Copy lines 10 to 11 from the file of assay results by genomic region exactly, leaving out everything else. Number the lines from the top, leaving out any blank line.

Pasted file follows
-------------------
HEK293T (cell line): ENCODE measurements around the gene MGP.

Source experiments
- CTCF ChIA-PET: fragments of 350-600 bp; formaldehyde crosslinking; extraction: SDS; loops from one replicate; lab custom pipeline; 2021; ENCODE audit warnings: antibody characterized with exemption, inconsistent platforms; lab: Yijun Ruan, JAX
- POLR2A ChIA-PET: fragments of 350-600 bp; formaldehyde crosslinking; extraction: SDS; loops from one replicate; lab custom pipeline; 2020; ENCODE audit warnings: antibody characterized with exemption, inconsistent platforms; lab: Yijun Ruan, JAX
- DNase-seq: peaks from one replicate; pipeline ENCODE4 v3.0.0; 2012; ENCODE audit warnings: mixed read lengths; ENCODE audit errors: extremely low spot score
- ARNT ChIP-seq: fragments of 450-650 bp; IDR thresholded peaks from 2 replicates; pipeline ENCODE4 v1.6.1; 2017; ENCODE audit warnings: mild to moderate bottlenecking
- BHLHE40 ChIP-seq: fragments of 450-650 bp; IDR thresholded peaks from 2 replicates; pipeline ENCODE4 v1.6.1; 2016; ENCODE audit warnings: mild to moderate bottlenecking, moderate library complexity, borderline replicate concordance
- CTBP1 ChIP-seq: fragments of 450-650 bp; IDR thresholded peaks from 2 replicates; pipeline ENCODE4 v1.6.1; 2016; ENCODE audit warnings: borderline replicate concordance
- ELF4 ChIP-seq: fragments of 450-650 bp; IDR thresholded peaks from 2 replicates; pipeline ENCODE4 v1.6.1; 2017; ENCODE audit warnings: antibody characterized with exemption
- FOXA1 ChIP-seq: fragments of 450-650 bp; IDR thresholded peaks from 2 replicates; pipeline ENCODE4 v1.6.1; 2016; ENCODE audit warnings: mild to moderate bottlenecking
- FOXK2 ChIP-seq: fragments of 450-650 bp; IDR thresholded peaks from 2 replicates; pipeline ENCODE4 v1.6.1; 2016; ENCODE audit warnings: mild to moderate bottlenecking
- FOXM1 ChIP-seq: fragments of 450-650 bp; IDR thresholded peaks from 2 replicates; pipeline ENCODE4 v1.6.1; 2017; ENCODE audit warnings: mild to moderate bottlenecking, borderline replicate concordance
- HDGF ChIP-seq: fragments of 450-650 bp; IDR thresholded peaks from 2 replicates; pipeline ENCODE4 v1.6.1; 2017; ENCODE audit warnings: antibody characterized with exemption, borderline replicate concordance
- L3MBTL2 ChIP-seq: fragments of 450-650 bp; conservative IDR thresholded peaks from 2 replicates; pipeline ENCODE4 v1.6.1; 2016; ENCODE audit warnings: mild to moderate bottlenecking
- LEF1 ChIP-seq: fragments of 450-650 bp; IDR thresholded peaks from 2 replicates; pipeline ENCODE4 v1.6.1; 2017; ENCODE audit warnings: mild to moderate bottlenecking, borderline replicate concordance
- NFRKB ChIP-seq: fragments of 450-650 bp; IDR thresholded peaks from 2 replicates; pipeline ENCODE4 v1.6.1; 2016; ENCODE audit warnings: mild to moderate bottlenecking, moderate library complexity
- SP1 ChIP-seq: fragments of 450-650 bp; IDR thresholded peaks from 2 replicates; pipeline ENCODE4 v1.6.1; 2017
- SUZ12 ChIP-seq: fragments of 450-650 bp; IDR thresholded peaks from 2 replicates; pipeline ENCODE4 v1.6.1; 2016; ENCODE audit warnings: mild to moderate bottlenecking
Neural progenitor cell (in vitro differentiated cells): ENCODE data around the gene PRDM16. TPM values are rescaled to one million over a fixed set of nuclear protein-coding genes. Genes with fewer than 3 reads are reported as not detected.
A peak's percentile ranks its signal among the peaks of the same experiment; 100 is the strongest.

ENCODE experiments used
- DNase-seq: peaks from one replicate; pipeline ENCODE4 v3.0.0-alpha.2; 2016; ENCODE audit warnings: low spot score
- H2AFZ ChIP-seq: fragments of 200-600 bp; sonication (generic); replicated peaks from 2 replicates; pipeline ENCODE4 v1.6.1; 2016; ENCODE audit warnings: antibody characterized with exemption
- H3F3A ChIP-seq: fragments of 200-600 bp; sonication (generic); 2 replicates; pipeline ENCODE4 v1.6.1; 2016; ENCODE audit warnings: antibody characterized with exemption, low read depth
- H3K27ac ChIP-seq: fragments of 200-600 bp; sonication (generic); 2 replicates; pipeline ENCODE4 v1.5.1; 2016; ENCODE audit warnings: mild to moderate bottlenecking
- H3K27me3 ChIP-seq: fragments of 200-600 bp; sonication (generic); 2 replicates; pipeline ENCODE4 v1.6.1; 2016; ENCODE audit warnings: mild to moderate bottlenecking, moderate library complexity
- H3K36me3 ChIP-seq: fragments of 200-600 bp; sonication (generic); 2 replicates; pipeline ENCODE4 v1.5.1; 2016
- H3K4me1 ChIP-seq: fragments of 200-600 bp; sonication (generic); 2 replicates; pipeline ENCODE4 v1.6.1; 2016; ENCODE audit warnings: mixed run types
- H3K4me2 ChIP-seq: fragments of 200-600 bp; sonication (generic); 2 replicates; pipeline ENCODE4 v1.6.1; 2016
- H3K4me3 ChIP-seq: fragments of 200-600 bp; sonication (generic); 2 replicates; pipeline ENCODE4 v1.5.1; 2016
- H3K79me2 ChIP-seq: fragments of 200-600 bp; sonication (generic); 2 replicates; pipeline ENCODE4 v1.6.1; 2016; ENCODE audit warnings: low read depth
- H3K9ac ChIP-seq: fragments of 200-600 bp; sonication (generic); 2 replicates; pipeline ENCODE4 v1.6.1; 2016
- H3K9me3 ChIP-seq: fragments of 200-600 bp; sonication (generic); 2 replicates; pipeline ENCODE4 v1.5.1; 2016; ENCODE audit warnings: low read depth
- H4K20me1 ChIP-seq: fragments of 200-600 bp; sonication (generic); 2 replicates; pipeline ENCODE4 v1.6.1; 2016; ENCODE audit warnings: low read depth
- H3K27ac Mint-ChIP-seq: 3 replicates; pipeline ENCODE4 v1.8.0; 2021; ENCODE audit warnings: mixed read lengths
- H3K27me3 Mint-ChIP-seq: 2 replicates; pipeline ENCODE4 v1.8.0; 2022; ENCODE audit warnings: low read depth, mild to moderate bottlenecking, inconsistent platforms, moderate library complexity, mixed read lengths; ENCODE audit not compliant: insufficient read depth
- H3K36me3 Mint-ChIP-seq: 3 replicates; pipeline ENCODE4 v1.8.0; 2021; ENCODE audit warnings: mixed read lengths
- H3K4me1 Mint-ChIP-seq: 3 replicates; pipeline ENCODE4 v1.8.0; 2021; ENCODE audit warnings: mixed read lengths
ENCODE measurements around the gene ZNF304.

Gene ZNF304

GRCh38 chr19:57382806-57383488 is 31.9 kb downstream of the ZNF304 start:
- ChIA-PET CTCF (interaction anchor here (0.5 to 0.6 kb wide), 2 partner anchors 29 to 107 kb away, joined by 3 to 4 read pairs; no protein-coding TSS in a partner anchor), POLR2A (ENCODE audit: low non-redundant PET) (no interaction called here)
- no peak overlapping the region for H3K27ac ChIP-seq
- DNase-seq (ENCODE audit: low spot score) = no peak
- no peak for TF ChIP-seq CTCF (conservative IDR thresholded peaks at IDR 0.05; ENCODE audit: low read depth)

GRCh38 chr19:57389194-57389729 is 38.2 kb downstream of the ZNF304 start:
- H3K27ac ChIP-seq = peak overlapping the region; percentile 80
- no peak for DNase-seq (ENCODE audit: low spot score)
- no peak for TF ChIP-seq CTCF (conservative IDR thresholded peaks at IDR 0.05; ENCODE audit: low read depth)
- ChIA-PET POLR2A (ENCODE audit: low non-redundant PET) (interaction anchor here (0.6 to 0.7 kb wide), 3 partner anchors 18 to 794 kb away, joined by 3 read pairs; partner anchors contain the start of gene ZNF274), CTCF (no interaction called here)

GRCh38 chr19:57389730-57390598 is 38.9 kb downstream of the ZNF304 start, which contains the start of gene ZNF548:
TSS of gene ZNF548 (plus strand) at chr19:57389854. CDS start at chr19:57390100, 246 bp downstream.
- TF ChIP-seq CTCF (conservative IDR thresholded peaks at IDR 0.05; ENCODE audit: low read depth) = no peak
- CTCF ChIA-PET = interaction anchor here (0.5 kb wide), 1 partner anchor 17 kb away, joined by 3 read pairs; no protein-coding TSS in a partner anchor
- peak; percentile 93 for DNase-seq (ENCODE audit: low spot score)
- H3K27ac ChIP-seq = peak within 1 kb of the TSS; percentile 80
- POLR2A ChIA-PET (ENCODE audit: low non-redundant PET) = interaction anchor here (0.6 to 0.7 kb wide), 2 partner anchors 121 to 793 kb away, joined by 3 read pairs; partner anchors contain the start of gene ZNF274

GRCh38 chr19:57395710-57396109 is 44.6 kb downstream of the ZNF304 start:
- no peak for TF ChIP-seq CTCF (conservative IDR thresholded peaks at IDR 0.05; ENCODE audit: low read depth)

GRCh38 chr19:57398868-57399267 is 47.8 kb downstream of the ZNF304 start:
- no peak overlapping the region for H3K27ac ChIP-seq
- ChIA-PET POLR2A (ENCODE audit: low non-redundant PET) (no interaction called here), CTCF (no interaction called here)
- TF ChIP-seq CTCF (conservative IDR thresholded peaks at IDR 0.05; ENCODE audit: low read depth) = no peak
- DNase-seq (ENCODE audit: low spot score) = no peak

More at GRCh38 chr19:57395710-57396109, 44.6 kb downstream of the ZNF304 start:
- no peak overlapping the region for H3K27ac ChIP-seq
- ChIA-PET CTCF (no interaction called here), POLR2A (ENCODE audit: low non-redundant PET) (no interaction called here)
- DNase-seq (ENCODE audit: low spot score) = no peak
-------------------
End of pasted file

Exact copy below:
- FOXA1 ChIP-seq: fragments of 450-650 bp; IDR thresholded peaks from 2 replicates; pipeline ENCODE4 v1.6.1; 2016; ENCODE audit warnings: mild to moderate bottlenecking
- FOXK2 ChIP-seq: fragments of 450-650 bp; IDR thresholded peaks from 2 replicates; pipeline ENCODE4 v1.6.1; 2016; ENCODE audit warnings: mild to moderate bottlenecking